students learn by measuring the knowledge and skills of students through
pretests, delivering instruction and learning experiences based on the
pretest assessment scores, and allowing the teachers and the students to
measure the growth of knowledge and skills through comparison of the
pre- and post-test assessment results.
Klarenbeek joined the BHSU faculty in 2001. She is a
certified health education specialist and holds a master’s degree from
South Dakota State University. She has worked as a consultant with the
South Dakota Department of Education, Office of Coordinated School
Health for over 15 years. She and Dr. Betsy Silva, chair of the
department of physical education and health at BHSU, are currently
helping to develop the state health and physical education course
BHSU professor and student
present at international convention -
Dr. Joanna Jones, assistant education professor at
Black Hills State University, was recently invited to present at the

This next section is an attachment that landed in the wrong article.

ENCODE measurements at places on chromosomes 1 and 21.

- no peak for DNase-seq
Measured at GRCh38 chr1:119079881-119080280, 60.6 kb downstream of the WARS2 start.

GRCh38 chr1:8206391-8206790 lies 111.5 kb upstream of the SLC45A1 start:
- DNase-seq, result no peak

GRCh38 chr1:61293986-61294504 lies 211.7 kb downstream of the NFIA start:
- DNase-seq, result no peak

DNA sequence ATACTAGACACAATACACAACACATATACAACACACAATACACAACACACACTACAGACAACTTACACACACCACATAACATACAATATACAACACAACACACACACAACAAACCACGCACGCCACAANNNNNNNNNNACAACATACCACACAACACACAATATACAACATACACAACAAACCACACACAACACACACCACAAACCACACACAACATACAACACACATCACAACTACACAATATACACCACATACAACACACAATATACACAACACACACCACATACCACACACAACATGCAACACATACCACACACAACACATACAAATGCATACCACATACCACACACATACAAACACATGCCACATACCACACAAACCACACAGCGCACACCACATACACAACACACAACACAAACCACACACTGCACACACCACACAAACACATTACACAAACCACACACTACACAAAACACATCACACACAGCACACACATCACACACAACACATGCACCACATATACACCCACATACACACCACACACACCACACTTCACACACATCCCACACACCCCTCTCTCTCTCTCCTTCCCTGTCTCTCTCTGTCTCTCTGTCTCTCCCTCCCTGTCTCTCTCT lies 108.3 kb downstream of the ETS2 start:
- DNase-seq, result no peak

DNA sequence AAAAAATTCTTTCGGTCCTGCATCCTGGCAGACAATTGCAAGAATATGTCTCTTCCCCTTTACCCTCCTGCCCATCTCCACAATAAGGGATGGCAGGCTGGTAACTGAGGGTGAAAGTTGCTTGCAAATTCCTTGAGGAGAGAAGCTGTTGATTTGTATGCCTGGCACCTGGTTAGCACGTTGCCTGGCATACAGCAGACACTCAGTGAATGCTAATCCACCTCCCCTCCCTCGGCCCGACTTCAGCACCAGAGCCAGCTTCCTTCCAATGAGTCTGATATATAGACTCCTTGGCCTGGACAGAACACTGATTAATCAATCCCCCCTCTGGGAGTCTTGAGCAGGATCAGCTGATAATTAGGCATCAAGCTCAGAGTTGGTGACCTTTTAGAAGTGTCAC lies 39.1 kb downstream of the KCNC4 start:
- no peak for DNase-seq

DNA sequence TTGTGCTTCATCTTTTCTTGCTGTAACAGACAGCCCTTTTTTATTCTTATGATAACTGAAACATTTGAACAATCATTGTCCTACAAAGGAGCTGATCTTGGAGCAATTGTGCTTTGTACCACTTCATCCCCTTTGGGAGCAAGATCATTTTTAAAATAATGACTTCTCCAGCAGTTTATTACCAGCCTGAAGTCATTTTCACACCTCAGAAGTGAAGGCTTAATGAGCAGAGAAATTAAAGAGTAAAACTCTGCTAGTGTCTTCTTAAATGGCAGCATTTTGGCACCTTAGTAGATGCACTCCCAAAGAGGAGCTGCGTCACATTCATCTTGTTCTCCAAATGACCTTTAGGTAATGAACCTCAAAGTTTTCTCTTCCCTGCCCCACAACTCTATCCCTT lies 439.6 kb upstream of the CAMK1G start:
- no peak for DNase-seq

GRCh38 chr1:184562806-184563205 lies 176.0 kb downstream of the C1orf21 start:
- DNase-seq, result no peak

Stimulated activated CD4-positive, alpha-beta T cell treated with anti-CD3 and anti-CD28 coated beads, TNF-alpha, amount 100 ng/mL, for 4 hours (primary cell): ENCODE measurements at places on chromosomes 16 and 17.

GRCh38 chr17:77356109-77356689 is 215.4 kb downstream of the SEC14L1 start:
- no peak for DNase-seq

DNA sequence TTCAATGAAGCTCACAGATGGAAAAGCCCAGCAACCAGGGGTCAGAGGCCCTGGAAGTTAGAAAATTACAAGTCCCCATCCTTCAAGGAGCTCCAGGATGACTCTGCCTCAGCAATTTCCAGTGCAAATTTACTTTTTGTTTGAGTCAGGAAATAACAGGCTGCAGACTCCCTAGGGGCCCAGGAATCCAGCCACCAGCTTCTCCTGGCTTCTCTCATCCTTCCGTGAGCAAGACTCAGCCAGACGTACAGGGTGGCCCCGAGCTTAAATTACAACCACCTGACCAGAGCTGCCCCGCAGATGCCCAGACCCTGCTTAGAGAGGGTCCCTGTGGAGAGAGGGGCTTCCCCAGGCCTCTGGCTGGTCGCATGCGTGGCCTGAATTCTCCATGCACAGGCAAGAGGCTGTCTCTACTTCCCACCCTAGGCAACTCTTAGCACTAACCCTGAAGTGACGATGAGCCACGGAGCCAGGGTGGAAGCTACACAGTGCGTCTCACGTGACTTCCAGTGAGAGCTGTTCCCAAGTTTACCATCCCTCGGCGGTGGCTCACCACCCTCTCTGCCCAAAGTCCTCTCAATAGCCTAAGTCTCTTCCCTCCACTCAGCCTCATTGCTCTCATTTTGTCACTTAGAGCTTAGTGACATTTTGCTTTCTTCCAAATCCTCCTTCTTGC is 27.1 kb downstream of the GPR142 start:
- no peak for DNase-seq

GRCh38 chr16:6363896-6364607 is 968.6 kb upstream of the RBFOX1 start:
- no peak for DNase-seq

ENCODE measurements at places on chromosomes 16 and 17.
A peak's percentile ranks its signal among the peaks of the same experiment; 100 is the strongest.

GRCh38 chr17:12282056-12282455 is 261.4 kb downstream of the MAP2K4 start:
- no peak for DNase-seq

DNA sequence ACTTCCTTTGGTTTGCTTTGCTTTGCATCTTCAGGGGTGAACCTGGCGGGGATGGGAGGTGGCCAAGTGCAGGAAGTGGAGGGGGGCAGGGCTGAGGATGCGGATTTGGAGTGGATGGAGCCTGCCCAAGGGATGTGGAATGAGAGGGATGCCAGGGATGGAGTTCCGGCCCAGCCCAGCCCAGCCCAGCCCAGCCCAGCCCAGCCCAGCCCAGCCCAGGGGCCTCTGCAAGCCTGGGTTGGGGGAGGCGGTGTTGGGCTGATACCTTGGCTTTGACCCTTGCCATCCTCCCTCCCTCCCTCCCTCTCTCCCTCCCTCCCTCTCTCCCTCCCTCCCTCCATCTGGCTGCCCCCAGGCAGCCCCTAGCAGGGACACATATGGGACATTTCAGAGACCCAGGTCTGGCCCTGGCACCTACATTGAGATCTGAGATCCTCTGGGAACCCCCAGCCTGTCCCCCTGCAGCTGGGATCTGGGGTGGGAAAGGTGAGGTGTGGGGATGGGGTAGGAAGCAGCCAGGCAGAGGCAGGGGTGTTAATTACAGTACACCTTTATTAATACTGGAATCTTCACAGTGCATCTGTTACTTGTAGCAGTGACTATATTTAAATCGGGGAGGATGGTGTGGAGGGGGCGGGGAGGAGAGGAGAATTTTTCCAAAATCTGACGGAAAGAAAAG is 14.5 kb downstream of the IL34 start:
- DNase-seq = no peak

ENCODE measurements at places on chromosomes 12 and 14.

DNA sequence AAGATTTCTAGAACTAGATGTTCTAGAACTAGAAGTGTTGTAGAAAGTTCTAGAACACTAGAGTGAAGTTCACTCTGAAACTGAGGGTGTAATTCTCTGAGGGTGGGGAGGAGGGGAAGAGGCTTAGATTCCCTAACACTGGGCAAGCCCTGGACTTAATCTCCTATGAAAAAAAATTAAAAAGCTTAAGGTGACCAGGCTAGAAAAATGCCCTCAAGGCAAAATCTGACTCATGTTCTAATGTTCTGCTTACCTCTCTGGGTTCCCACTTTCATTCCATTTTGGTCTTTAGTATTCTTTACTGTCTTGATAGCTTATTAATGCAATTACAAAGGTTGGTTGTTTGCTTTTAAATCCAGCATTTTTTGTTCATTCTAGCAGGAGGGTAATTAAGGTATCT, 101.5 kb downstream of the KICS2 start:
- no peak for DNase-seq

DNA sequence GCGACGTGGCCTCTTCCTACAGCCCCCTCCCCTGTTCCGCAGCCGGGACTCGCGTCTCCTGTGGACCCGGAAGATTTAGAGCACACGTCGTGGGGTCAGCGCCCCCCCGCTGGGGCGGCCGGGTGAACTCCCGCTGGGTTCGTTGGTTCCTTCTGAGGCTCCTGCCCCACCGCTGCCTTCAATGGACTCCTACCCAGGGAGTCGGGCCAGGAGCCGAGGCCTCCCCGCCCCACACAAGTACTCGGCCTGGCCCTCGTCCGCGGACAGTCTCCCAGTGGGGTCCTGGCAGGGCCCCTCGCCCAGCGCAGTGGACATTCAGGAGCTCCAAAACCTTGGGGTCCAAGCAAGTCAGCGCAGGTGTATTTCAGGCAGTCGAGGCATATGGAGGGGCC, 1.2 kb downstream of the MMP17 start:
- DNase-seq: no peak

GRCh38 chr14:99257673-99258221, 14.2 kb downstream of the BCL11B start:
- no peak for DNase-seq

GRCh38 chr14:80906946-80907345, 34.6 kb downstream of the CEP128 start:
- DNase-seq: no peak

International Reading Association annual convention in Chicago. She was
assisted by Samantha Burr, 2005-06 BHSU Reading Council president.
Jones presented insights and successes that relate to
membership development for student reading councils. Her session,
entitled “All for One and One for All: Membership Development,” featured
examples from the BHSU Reading Council, which has grown over 500 percent
over the last four years according to Jones. Burr, a senior elementary
education major from Gillette, Wyo., provided student perspective on
The BHSU Reading Council has received the
International Reading Association’s Honor Council recognition. For the
last two years, the BHSU organization has been the only South Dakota
Reading Council to receive the award. To receive Honor Council
recognition, a council must maintain membership growth, hold regular
meetings and participate in community activities, and participate in
international literacy projects.
Jones has served as advisor for the BHSU Reading
Council and student membership director for the South Dakota Reading
Council for four years. She joined the BHSU faculty in 2002 after
receiving her master’s degree in elementary education from the
University of New Mexico and her doctorate in elementary education from
Arizona State University.
Theisz poem accepted for
publication - top
Dr. R.D. Theisz, Black Hills State University
professor and chair of the Department of Humanities, was recently
notified that his poem “Salt Flat Good Old Boys” was one of only 140
submissions accepted for publication by the anthology In Other Words.